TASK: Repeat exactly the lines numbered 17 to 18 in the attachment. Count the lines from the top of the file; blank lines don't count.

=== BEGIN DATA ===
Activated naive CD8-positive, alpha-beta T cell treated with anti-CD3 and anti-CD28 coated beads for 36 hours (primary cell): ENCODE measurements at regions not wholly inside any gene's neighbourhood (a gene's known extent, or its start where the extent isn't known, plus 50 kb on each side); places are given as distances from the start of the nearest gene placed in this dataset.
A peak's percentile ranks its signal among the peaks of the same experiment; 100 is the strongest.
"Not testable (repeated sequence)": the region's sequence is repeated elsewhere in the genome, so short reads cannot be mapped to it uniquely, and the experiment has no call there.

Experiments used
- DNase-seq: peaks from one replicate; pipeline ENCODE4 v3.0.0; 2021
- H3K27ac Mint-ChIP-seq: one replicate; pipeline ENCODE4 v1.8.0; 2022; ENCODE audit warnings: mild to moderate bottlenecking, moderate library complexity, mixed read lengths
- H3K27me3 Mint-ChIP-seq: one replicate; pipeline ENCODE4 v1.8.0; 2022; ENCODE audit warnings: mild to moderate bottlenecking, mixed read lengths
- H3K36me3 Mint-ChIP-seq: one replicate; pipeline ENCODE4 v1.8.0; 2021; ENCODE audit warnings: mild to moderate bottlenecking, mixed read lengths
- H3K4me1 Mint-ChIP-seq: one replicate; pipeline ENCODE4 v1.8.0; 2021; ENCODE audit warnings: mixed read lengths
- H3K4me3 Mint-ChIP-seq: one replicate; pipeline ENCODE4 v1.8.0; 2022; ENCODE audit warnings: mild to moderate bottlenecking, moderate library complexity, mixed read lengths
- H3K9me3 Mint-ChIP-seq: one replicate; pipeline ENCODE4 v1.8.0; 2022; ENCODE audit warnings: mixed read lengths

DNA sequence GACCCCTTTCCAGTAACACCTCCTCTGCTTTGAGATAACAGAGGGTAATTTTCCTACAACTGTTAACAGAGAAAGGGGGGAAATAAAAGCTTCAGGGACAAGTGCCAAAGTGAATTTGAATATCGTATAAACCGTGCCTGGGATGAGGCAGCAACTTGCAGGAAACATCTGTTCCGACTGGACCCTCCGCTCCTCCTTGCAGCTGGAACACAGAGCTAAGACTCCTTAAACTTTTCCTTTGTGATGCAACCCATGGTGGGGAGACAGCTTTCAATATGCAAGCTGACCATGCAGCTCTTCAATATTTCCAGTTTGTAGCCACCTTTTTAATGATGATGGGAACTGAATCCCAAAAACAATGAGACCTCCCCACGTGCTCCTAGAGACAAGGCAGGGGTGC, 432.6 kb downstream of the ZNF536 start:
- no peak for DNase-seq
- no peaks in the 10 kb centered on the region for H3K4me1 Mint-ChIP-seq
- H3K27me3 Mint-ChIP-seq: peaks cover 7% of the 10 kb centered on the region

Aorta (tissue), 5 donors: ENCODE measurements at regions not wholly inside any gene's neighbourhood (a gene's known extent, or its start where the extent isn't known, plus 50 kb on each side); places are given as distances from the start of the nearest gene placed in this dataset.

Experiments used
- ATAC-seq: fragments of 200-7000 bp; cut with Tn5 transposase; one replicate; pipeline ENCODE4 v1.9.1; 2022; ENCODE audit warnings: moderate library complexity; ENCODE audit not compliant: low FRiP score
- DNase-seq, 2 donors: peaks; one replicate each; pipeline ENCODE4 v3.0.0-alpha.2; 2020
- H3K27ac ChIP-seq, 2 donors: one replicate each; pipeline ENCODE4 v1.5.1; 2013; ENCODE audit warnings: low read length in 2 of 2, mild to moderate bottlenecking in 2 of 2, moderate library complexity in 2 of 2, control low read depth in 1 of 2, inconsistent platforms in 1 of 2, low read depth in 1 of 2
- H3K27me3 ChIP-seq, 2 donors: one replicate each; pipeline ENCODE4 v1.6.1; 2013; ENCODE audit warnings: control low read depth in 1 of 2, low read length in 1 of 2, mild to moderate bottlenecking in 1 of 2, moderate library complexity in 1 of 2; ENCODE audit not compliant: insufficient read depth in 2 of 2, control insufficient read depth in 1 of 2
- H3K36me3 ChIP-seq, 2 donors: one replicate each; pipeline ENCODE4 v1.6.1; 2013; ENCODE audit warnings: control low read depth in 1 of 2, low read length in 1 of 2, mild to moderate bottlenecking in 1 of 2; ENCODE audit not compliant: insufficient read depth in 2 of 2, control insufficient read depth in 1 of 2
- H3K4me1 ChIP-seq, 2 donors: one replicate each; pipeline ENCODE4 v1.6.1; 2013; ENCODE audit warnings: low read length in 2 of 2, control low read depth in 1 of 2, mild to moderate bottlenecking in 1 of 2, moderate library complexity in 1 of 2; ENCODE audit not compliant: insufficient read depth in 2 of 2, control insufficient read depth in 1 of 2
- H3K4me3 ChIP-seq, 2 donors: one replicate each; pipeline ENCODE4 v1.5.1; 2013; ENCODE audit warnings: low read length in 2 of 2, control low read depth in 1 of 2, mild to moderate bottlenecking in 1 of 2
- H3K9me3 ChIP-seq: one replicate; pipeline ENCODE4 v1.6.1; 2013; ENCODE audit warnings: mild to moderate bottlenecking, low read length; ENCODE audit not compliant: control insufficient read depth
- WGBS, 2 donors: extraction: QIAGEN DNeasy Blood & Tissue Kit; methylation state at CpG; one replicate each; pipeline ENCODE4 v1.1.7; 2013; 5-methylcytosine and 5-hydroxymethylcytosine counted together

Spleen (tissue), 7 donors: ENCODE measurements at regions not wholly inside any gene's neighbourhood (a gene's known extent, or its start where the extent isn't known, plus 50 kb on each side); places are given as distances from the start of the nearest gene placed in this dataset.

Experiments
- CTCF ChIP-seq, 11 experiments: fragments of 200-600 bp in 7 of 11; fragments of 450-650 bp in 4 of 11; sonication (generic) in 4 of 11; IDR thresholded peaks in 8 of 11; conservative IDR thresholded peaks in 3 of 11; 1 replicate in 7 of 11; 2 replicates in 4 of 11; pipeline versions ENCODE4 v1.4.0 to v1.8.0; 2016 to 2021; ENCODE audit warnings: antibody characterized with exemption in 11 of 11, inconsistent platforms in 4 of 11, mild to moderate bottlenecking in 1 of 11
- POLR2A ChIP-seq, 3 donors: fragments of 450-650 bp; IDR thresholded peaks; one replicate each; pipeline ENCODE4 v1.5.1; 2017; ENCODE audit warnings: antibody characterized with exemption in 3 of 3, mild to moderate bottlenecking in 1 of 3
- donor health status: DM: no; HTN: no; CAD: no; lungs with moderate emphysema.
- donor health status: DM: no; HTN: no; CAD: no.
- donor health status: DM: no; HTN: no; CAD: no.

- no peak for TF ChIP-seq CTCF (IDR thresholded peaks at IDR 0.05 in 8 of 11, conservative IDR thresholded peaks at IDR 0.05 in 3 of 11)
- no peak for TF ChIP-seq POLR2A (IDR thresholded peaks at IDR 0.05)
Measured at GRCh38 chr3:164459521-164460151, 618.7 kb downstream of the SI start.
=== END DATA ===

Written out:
Experiments used
- ATAC-seq: fragments of 200-7000 bp; cut with Tn5 transposase; one replicate; pipeline ENCODE4 v1.9.1; 2022; ENCODE audit warnings: moderate library complexity; ENCODE audit not compliant: low FRiP score